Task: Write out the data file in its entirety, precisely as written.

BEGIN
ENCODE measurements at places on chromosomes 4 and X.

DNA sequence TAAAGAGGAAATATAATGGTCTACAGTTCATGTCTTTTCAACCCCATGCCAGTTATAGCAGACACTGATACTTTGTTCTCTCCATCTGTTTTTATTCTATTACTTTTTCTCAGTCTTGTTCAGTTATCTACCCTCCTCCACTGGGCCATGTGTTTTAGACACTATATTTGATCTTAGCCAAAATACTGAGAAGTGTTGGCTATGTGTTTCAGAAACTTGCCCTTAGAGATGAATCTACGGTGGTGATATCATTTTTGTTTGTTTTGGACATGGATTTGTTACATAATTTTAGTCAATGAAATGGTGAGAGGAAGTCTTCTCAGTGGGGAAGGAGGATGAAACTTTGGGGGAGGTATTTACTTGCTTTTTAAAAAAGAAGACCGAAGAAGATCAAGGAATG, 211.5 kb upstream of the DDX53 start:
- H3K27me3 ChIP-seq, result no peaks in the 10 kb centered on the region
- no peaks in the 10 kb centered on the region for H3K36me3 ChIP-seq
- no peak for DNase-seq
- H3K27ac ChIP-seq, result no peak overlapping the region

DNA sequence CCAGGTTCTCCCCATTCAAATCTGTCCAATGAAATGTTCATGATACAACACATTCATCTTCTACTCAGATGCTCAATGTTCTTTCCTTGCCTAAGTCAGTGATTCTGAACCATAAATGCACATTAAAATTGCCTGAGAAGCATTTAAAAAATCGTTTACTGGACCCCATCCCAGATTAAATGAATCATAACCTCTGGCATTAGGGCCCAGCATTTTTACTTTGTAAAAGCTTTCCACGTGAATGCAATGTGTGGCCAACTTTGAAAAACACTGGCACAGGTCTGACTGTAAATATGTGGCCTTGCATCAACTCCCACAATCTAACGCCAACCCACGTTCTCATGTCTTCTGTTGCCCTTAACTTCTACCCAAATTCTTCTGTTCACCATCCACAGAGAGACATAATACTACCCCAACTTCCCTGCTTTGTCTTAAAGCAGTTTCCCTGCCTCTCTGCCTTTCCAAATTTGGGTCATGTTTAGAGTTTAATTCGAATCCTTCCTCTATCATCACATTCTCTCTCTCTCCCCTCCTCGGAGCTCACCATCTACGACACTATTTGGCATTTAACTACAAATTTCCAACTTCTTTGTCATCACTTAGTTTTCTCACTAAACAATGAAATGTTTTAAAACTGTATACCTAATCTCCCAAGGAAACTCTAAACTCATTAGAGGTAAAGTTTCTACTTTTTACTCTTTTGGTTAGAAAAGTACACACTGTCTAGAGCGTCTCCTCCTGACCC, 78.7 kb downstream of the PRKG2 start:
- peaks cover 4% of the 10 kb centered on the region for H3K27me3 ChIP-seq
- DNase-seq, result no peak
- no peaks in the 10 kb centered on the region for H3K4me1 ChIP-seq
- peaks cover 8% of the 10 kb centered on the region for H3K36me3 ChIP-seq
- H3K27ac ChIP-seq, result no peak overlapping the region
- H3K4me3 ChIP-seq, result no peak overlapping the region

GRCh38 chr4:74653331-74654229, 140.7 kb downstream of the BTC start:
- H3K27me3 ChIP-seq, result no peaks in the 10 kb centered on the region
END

ENCODE measurements at places on chromosomes 4 and X.

DNA sequence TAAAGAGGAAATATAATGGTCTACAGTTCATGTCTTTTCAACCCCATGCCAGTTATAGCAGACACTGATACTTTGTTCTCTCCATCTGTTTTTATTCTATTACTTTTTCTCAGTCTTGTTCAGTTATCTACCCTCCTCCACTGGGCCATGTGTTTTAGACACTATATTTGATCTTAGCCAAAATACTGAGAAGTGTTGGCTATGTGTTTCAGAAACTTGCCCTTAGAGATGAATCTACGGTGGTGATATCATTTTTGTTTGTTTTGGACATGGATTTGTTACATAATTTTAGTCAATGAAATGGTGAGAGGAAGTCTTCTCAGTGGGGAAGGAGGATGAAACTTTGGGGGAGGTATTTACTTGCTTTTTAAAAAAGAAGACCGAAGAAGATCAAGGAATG, 211.5 kb upstream of the DDX53 start:
- H3K27me3 ChIP-seq, result no peaks in the 10 kb centered on the region
- no peaks in the 10 kb centered on the region for H3K36me3 ChIP-seq
- no peak for DNase-seq
- H3K27ac ChIP-seq, result no peak overlapping the region

DNA sequence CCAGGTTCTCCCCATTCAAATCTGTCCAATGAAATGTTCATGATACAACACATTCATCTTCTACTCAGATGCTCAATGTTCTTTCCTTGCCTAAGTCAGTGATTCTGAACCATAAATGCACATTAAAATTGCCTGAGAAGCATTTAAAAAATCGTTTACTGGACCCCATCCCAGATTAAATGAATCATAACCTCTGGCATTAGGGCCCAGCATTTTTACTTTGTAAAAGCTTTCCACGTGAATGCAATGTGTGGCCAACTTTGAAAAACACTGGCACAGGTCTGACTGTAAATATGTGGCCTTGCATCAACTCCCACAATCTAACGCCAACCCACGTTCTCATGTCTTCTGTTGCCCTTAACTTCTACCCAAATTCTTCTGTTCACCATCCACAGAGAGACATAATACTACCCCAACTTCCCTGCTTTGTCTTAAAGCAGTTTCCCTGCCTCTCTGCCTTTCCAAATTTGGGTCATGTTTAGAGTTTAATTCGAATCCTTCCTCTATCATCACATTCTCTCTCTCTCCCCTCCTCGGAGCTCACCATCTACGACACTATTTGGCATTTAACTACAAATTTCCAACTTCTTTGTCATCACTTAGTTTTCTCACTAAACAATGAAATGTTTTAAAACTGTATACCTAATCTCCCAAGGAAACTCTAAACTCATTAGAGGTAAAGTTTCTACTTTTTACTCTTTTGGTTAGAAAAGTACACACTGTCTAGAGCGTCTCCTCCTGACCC, 78.7 kb downstream of the PRKG2 start:
- peaks cover 4% of the 10 kb centered on the region for H3K27me3 ChIP-seq
- DNase-seq, result no peak
- no peaks in the 10 kb centered on the region for H3K4me1 ChIP-seq
- peaks cover 8% of the 10 kb centered on the region for H3K36me3 ChIP-seq
- H3K27ac ChIP-seq, result no peak overlapping the region
- H3K4me3 ChIP-seq, result no peak overlapping the region

GRCh38 chr4:74653331-74654229, 140.7 kb downstream of the BTC start:
- H3K27me3 ChIP-seq, result no peaks in the 10 kb centered on the region